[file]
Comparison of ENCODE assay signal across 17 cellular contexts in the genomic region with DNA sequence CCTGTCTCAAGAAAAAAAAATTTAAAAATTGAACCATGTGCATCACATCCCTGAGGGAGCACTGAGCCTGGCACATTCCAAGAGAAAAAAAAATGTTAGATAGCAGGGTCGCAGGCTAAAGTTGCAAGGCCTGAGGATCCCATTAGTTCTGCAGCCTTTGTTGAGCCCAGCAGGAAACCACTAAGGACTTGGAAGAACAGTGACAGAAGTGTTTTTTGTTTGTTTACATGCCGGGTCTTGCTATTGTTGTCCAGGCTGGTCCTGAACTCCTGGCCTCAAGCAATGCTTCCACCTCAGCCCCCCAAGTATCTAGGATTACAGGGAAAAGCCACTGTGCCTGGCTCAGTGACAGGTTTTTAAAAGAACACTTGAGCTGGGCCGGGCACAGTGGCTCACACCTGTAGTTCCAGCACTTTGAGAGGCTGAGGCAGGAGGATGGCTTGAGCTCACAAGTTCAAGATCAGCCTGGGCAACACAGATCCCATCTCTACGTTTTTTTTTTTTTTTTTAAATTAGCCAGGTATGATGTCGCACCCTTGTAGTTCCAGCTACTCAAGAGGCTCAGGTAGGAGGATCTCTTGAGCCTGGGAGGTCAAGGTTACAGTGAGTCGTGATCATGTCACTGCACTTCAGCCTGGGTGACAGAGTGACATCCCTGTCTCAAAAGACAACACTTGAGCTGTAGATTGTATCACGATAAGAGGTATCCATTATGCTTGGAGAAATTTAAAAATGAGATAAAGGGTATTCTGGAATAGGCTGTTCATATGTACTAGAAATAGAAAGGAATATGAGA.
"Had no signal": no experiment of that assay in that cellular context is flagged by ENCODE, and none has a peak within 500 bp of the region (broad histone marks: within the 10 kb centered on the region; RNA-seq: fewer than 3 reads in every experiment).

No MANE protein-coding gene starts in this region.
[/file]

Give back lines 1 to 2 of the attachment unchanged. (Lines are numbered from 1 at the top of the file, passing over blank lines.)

Comparison of ENCODE assay signal across 17 cellular contexts in the genomic region with DNA sequence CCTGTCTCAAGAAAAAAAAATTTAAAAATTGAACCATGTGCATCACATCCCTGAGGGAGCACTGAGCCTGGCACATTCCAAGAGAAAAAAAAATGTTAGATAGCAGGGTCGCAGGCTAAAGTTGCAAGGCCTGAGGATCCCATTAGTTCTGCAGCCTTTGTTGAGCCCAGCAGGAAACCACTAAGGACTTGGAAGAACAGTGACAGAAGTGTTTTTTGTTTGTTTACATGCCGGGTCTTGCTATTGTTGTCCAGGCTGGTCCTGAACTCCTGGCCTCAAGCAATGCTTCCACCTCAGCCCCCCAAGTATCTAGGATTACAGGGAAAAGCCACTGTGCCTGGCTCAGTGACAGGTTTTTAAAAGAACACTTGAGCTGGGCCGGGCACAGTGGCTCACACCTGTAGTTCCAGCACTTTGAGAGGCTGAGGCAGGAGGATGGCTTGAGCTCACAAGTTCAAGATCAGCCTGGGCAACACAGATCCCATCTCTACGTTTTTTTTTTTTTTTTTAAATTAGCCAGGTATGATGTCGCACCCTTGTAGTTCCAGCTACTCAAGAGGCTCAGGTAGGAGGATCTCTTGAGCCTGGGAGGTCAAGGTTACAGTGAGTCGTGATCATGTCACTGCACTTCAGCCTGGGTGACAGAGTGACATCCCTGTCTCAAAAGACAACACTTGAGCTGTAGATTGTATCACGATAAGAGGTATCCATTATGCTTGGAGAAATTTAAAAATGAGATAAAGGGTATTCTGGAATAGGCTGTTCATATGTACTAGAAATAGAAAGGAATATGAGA.
"Had no signal": no experiment of that assay in that cellular context is flagged by ENCODE, and none has a peak within 500 bp of the region (broad histone marks: within the 10 kb centered on the region; RNA-seq: fewer than 3 reads in every experiment).